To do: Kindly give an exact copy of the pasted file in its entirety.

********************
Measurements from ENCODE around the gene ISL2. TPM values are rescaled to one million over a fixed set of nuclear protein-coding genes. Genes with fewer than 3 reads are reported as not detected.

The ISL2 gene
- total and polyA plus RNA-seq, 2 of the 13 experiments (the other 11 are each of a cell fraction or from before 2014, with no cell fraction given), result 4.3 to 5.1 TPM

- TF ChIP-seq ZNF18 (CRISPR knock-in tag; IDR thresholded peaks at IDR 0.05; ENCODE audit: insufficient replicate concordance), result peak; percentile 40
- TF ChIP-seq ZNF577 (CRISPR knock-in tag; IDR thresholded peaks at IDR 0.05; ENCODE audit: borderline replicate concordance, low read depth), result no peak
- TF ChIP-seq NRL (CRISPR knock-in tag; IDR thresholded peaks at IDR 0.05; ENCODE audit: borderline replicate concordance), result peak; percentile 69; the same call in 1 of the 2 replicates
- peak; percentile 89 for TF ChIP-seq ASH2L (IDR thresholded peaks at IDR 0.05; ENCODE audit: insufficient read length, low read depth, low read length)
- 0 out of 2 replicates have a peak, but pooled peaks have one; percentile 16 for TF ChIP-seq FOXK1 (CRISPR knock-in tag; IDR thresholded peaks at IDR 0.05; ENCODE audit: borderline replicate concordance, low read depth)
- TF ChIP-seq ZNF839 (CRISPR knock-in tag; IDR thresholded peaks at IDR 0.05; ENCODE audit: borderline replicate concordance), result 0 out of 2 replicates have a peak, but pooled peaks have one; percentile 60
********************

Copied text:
Measurements from ENCODE around the gene ISL2. TPM values are rescaled to one million over a fixed set of nuclear protein-coding genes. Genes with fewer than 3 reads are reported as not detected.

The ISL2 gene
- total and polyA plus RNA-seq, 2 of the 13 experiments (the other 11 are each of a cell fraction or from before 2014, with no cell fraction given), result 4.3 to 5.1 TPM

- TF ChIP-seq ZNF18 (CRISPR knock-in tag; IDR thresholded peaks at IDR 0.05; ENCODE audit: insufficient replicate concordance), result peak; percentile 40
- TF ChIP-seq ZNF577 (CRISPR knock-in tag; IDR thresholded peaks at IDR 0.05; ENCODE audit: borderline replicate concordance, low read depth), result no peak
- TF ChIP-seq NRL (CRISPR knock-in tag; IDR thresholded peaks at IDR 0.05; ENCODE audit: borderline replicate concordance), result peak; percentile 69; the same call in 1 of the 2 replicates
- peak; percentile 89 for TF ChIP-seq ASH2L (IDR thresholded peaks at IDR 0.05; ENCODE audit: insufficient read length, low read depth, low read length)
- 0 out of 2 replicates have a peak, but pooled peaks have one; percentile 16 for TF ChIP-seq FOXK1 (CRISPR knock-in tag; IDR thresholded peaks at IDR 0.05; ENCODE audit: borderline replicate concordance, low read depth)
- TF ChIP-seq ZNF839 (CRISPR knock-in tag; IDR thresholded peaks at IDR 0.05; ENCODE audit: borderline replicate concordance), result 0 out of 2 replicates have a peak, but pooled peaks have one; percentile 60